Reducing the Murder Rate is as Much About Leadership and Accountability as it is About Gun Legislation

In his March 25, 2013 OP-ED column titled The Killing Chain, David Brooks writes, "Robert Maranto of the University of Arkansas points out, in New York police chiefs and precinct leaders are held accountable for changes in the murder rate in their areas. New York has seen an 80 percent drop in the homicide rate. Why aren’t police officials held similarly accountable in many other cities?"  Good question . . .well asked.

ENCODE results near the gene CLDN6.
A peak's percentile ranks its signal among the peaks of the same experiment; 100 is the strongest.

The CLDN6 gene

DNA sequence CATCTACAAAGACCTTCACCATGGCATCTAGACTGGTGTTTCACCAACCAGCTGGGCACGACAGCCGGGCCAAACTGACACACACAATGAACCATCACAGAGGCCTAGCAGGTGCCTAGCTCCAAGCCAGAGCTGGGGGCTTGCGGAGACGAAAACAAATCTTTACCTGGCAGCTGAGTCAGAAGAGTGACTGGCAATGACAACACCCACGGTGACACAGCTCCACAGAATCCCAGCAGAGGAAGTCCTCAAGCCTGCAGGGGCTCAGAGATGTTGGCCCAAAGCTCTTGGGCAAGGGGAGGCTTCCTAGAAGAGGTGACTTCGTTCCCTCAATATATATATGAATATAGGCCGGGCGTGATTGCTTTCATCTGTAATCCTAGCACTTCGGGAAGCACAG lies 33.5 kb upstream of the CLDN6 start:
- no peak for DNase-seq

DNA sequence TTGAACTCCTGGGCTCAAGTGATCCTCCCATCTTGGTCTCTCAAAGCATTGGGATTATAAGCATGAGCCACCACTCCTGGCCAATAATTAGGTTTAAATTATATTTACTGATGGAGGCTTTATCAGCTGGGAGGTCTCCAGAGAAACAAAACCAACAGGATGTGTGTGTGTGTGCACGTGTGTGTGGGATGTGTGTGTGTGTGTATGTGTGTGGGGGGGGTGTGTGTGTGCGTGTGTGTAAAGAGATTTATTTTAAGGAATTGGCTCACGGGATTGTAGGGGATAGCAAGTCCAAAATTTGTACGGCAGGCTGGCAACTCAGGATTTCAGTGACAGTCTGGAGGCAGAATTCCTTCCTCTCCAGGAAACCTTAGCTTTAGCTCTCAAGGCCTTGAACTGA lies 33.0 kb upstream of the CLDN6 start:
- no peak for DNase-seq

Reducing the rate of violent crime and its effects upon victims is certainly dependent upon such factors as universal background checks, magazine capacity and regulation of military-style weapons, Another key contributor often overlooked is the resolve on the part of our law enforcement leaders to "get 'er done." Certainly there are men and women of law enforcement who are up to the violent crime reduction task.  Community leaders and voters need to seek them out, hire them, set time lines and standards and support them to the fullest. If they succeed, reward them.  If they do not, replace them.  No excuses. . . just results.